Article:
Submitted December 19, 2018.
County Circuit Court 17CR12766 Debra K. Vogt, Judge.
G. Lannet, Chief Defender, Criminal Appellate Section, and
Sarah De La Cruz, Deputy Public Defender, Offce of Public
Defense Services, fled the brief for appellant.
F. Rosenblum, Attorney General, Benjamin Gutman, Solicitor
General, and Michael A. Casper, Assistant Attorney General,
fled the brief for respondent.
Armstrong, Presiding Judge, and Tookey, Judge, and Shorr,
Or.App. 275] PER CURIAM.
appeals a judgment of conviction for driving under the
influence of intoxicants (DUII), a Class C felony, ORS
813.010(5). Among other terms, defendant's sentence for
his DUII conviction included 60 months' imprisonment and
an order to pay a "Fine-DUII" of $2, 255. Defendant
contends on appeal that the trial court erroneously believed
that it was required to impose a $2, 000 DUII fine and $255
conviction fee when, in fact, it had discretion to waive both
amounts. Defendant concedes that he did not preserve his
claims of error but asks us to review them for plain error.
The state concedes that the trial court plainly erred in
failing to exercise its discretion in imposing the $255
conviction fee. We agree and remand for resentencing, but
ORS 813.020, a court is generally required to order the
defendant to pay a $255 DUII conviction fee. However, the
court also has discretion to "waive all or part of the
fee" in cases, like this one, "involving indigent
defendants." ORS 813.030.
it appears from the record that the court erroneously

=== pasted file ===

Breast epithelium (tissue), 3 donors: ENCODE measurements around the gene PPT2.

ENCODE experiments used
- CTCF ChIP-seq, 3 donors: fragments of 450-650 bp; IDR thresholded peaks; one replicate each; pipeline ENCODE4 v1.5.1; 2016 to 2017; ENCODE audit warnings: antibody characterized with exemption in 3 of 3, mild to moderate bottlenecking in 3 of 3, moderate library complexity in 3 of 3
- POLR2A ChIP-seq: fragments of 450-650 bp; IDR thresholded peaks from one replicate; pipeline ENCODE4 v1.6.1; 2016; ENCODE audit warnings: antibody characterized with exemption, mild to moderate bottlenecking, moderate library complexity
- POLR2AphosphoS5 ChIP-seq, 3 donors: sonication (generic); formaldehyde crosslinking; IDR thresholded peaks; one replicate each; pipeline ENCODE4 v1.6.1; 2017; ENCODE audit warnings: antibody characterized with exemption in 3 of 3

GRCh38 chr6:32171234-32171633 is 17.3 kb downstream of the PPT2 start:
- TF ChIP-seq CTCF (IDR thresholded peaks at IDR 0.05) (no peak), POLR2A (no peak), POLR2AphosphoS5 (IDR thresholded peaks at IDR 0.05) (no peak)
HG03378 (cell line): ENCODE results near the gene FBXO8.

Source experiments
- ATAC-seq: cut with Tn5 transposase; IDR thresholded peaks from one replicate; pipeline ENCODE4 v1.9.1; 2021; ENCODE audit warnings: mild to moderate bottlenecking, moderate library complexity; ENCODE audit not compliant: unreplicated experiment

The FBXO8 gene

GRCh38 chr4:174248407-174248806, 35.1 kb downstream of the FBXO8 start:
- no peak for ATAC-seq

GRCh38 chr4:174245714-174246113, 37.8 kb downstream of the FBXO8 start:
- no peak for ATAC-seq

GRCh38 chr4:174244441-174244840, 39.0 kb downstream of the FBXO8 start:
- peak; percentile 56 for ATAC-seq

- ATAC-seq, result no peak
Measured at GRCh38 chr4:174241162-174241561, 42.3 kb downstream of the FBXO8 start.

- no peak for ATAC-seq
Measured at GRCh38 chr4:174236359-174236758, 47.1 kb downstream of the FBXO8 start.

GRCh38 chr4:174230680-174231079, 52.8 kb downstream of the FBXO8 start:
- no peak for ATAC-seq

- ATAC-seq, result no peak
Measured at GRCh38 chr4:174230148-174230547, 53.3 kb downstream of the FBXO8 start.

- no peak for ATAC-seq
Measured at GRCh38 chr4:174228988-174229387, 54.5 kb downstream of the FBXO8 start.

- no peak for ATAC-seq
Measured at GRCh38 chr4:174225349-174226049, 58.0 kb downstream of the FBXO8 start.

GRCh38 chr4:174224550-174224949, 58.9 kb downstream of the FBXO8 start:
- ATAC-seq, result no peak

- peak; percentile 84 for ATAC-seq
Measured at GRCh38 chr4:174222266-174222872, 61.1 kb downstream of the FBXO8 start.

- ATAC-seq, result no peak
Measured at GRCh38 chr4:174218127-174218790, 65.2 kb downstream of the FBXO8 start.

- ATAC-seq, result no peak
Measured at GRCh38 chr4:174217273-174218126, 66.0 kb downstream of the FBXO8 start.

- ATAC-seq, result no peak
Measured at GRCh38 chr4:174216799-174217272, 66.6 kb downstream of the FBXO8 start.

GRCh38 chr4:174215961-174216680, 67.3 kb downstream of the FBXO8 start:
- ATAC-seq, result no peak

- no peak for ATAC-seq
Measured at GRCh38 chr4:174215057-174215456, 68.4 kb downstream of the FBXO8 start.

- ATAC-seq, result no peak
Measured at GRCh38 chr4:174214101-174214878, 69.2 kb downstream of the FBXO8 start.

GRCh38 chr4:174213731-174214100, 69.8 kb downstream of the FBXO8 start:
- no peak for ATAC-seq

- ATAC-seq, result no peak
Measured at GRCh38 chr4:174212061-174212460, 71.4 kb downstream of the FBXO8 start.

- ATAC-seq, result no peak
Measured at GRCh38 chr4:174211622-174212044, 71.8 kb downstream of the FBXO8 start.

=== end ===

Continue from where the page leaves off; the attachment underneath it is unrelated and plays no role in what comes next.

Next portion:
believed that it was required to impose an
"assessment" fee under the DUII statute. Because
the court failed to exercise its discretion whether to impose
the $255 DUII conviction fee, we conclude that the court
erred. State v. Larson, 289 Or.App. 60, 62, 408 P.3d
273 (2017) (court errs when it fails to consider under ORS
813.030 whether to require an indigent defendant to pay $255
DUII conviction fee).
we address whether it is appropriate to exercise our
discretion to correct the error. See Ailes v. Portland
Meadows, Inc., 312 Or. 376, 382-83, 823 P.2d 956 (1991)
(setting out factors to consider in the exercise of our
discretion). Here, the gravity of the error and the ends of
justice weigh [298 Or.App. 276] in favor of exercising our
discretion; $255 is a large sum of money for an indigent
defendant who will be incarcerated for 60 months. See
State v. Williams, 271 Or.App. 693, 694-95, 352 P.3d
742, rev den, 358 Or. 249 (2015) (concluding that,
for purposes of plain-error review, an unlawfully imposed
$500 attorney-fee award was "not so small that it would
not present a significant burden to a person without
means"). We also see no strategic benefit to defendant
from intentionally failing to object to the court's
imposition of a fee when the court believed it was mandatory
and not discretionary. Thus, we conclude that it is
appropriate for us to exercise our discretion to correct the
error. See State v. Sosa, 224 Or.App. 658, 663-64,
199 P.3d 346 (2008) (considering defendant's role in
imposition of sentence).
for resentencing; otherwise affirmed.
 Because the case must be remanded for
resentencing, we decline to address defendant's other
unpreserved sentencing-related assignment of error under the
strictures of plain-error review. On remand, defendant will
have an opportunity to address the issue raised by the
assignment. See, e.g., State v. Jay, 251 Or.App.
752, 753 n 1, 284 P.3d 597 (2012), rev den, 353 Or.
209 (2013) (similarly declining to reach unpreserved